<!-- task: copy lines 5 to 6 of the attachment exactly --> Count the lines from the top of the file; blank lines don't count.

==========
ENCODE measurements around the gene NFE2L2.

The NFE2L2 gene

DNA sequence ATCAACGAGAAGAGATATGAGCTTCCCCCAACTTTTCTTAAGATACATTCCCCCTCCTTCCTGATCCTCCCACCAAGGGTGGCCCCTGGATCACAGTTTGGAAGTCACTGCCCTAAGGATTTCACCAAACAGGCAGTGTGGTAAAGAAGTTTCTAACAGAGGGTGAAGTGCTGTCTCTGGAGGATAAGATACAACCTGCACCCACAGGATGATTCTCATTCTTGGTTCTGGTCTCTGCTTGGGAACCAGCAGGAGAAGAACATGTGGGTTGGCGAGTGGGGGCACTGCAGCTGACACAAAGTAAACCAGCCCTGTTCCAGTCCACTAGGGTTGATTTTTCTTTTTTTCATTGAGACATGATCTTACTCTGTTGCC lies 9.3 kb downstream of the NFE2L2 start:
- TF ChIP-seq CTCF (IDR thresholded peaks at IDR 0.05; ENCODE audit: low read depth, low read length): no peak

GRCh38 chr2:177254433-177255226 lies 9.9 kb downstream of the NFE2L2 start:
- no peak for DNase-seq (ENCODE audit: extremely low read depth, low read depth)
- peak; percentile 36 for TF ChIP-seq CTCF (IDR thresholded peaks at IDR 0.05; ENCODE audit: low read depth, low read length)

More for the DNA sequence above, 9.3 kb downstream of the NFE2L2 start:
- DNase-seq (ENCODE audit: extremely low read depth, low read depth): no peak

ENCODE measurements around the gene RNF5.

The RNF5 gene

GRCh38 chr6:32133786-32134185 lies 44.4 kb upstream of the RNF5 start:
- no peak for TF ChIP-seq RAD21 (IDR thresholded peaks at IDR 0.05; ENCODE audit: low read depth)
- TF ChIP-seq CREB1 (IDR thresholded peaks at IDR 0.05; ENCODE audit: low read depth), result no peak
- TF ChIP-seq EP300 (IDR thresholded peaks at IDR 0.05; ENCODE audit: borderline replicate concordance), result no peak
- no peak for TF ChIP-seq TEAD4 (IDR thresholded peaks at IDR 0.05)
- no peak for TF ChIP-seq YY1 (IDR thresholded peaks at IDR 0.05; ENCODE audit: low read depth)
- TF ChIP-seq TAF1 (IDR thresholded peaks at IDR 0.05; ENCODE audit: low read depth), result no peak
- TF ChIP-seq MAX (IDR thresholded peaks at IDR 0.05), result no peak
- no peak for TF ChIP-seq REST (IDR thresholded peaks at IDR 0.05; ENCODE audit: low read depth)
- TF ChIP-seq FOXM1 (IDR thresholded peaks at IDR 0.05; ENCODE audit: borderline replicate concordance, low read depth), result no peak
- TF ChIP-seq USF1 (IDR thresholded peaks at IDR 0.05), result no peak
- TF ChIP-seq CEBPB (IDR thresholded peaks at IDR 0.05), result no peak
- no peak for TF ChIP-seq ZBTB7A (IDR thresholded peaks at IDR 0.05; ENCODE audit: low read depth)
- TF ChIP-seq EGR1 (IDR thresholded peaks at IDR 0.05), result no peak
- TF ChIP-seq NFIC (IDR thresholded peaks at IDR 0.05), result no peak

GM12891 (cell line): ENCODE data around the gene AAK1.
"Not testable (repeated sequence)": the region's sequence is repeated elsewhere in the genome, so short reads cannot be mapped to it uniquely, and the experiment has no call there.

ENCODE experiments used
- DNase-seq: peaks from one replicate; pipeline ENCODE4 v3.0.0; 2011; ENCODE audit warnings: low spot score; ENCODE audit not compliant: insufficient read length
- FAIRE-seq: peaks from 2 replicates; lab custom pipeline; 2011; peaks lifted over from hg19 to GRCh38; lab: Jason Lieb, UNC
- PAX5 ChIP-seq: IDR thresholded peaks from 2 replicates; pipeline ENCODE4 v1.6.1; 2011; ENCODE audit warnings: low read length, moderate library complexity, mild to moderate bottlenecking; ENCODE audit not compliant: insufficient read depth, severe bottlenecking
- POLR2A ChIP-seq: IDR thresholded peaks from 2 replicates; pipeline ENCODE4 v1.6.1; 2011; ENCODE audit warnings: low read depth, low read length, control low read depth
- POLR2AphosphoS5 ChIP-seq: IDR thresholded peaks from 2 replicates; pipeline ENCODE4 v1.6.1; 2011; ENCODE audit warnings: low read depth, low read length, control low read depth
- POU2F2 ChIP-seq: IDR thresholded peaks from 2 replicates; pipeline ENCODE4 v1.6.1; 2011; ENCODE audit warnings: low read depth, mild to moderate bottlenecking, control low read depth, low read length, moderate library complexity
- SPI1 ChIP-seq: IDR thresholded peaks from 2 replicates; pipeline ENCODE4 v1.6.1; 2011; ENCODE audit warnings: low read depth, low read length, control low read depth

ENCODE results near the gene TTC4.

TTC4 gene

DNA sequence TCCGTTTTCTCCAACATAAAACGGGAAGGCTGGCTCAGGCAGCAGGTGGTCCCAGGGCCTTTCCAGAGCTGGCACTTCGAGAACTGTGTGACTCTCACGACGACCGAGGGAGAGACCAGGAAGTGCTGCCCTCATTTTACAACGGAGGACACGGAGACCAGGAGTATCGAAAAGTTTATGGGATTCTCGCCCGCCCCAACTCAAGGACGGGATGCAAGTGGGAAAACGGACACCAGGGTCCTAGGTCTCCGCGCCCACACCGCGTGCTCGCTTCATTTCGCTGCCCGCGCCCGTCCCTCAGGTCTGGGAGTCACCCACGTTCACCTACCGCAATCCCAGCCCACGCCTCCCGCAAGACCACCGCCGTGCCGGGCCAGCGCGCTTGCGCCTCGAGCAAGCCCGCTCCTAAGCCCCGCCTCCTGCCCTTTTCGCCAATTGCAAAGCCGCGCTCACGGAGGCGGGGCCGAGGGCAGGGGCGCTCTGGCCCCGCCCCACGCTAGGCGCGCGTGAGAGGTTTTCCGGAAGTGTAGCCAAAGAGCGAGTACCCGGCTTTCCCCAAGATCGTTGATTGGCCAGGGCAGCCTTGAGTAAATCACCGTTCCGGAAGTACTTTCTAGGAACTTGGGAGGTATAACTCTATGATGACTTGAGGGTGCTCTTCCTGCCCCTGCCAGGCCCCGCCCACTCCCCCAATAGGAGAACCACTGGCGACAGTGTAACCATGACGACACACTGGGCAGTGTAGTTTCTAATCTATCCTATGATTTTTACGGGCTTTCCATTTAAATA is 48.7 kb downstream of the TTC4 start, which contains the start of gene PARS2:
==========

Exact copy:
GRCh38 chr2:177254433-177255226 lies 9.9 kb downstream of the NFE2L2 start:
- no peak for DNase-seq (ENCODE audit: extremely low read depth, low read depth)